We have three red squirrel feeders in our garden, which we fill with hazel and monkey nuts. We have found that the squirrels prefer the hazelnuts, especially the Italian variety, as they are the most expensive. We have identified four individual squirrels (usually by their colour and the markings on their tails) who visit very regularly. One particular squirrel has very frayed, “tatty” ears. They are busiest in the morning and in the last good hour before dusk. They were somewhat confused when the clocks went back, as they had to go to bed hungrier than usual. It is a privilege to have them in our garden and we look forward to every winter and the wonderful sight of seeing the squirrels in the snow.

Ian Wade, Outhgill, Mallerstang, Cumbria

‘We have two small “wild meadow” areas, which are incredibly beneficial for wildlife’

Wild flowers in a communal garden in Cambridge.

In early 2018 our communal garden (maybe better described as our communal sad lawn) lost its last standing tree (a mature silver birch) to disease. While this was a very sad moment, it triggered me to act: I’d always thought we could do so much more with the space, and felt that it was our responsibility to contribute what we could to protect our local, rapidly shrinking biodiversity. The first step was easy. That autumn we replaced our one tree with three: one silver birch, because the previous one had been popular with the residents; and two hawthorn trees, which are great for birds. Now we also have two small “wild meadow” areas, which are incredibly beneficial for wildlife. These areas were beautiful and full of interest from spring to late summer. We were happy to see some bee orchids appear in there, and we even had passersby taking photos.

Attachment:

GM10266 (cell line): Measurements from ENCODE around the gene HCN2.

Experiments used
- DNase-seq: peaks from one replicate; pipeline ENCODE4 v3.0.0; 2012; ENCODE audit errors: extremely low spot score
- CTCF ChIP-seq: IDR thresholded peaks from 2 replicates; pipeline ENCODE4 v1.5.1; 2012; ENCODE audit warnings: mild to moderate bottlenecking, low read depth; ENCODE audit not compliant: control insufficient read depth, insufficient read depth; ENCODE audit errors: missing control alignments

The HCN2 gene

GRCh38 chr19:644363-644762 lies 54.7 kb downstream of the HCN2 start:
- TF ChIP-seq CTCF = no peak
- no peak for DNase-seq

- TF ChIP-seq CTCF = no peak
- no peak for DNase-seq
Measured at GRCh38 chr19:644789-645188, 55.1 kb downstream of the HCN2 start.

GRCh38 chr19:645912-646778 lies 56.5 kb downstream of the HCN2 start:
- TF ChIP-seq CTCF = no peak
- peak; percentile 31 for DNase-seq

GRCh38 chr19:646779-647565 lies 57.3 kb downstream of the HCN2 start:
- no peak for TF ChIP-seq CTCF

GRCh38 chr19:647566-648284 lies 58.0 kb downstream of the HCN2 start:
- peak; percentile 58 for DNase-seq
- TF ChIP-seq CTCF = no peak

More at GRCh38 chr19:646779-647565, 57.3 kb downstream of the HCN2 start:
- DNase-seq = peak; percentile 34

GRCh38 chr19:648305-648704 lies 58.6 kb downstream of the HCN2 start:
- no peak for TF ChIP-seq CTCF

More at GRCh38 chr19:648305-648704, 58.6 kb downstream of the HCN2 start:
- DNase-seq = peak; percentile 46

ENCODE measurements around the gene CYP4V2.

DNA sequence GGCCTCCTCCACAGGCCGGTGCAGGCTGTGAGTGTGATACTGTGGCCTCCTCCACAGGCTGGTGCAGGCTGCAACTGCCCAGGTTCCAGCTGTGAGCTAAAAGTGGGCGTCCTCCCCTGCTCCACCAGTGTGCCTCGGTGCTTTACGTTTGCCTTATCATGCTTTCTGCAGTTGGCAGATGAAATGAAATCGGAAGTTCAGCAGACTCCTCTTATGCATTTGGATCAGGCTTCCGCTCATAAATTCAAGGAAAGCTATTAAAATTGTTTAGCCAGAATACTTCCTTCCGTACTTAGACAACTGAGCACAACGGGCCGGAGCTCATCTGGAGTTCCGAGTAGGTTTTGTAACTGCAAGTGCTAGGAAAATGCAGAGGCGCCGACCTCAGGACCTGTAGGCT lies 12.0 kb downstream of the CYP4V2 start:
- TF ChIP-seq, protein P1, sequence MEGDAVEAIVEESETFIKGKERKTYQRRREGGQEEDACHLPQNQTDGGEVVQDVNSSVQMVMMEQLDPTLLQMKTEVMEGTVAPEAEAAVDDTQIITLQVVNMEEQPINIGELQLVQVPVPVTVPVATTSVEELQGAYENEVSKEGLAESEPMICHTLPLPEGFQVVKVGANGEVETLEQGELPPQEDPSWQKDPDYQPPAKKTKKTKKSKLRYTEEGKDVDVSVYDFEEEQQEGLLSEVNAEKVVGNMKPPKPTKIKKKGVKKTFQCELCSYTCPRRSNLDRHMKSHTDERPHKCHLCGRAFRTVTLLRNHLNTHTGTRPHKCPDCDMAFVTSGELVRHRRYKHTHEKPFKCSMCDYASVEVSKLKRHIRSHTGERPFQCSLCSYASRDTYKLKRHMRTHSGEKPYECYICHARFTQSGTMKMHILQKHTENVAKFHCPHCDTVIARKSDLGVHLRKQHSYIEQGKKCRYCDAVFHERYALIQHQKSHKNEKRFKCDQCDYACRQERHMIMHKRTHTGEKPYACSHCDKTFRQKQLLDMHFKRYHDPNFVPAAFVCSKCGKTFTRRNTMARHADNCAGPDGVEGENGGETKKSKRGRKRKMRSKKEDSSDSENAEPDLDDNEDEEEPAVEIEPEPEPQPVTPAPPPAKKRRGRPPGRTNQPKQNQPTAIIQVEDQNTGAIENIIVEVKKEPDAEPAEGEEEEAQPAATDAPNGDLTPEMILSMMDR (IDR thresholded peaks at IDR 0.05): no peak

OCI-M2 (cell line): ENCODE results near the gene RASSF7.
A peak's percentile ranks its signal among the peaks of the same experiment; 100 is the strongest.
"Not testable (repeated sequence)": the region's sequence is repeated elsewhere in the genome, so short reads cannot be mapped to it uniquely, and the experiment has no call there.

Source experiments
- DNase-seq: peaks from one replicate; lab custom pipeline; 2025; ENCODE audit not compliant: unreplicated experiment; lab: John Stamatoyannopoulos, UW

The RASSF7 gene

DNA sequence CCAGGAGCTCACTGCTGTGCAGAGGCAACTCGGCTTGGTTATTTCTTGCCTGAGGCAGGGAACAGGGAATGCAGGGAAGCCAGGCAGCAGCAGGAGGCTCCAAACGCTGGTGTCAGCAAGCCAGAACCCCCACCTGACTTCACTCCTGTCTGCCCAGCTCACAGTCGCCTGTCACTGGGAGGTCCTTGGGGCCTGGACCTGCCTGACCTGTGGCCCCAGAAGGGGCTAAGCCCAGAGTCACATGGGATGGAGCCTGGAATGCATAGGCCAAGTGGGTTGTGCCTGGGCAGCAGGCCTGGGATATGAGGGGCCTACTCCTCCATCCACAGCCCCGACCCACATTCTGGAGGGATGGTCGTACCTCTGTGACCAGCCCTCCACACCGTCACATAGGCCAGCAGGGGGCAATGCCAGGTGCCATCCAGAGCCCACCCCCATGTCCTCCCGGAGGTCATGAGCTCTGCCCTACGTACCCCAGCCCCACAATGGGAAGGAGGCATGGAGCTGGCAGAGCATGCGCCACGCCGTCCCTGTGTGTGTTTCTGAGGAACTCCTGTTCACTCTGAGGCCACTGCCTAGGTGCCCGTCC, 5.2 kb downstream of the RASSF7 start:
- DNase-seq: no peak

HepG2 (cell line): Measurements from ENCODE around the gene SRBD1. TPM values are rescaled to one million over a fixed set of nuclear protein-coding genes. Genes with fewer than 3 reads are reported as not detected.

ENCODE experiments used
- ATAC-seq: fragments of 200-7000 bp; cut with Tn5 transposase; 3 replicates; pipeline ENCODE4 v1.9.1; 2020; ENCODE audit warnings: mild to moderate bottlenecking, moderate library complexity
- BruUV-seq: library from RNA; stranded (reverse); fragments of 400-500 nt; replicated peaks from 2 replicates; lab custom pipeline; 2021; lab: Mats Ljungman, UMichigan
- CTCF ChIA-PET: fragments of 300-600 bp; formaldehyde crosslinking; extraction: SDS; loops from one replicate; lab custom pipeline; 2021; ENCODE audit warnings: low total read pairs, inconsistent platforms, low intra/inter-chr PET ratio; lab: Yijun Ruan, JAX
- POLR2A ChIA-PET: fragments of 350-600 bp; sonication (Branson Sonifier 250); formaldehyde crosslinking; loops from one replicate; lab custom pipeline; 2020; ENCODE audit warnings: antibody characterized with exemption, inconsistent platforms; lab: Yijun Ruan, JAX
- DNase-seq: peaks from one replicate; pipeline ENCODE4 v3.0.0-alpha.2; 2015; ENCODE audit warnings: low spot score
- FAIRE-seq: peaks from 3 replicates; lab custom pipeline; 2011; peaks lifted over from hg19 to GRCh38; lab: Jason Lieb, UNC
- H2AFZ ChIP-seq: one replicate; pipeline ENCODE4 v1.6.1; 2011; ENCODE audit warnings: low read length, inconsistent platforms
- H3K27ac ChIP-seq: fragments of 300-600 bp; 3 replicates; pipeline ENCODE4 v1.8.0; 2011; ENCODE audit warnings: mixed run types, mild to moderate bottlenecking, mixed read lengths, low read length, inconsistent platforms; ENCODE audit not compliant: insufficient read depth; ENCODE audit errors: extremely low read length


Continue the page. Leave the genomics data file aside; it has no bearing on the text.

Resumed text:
Emily Boldy, Cambridge

‘The flowers I grow have attracted a huge amount of pollinators and butterflies’

Flowers and bees in Pippa Browning's garden.

I recently had a change of career – I’m in my 50s – and completed the Royal Horticultural Society exams; now I grow cut flowers in my back garden. During the first lockdown we decided to build a pond in the garden to encourage wildlife – especially hedgehogs. In the short time we’ve had it we’ve been lucky to see dragonflies and damselflies lay their eggs. We’ve had bats coming in for the insects and drinking and we are hoping to see tadpoles and maybe some newts next spring. The flowers I grow have attracted a huge amount of pollinators and butterflies, which have been a joy to watch during this pandemic.

Pippa Browning, Oxfordshire

Find more age of extinction coverage here, and follow biodiversity reporters Phoebe Weston and Patrick Greenfield on Twitter for all the latest news and features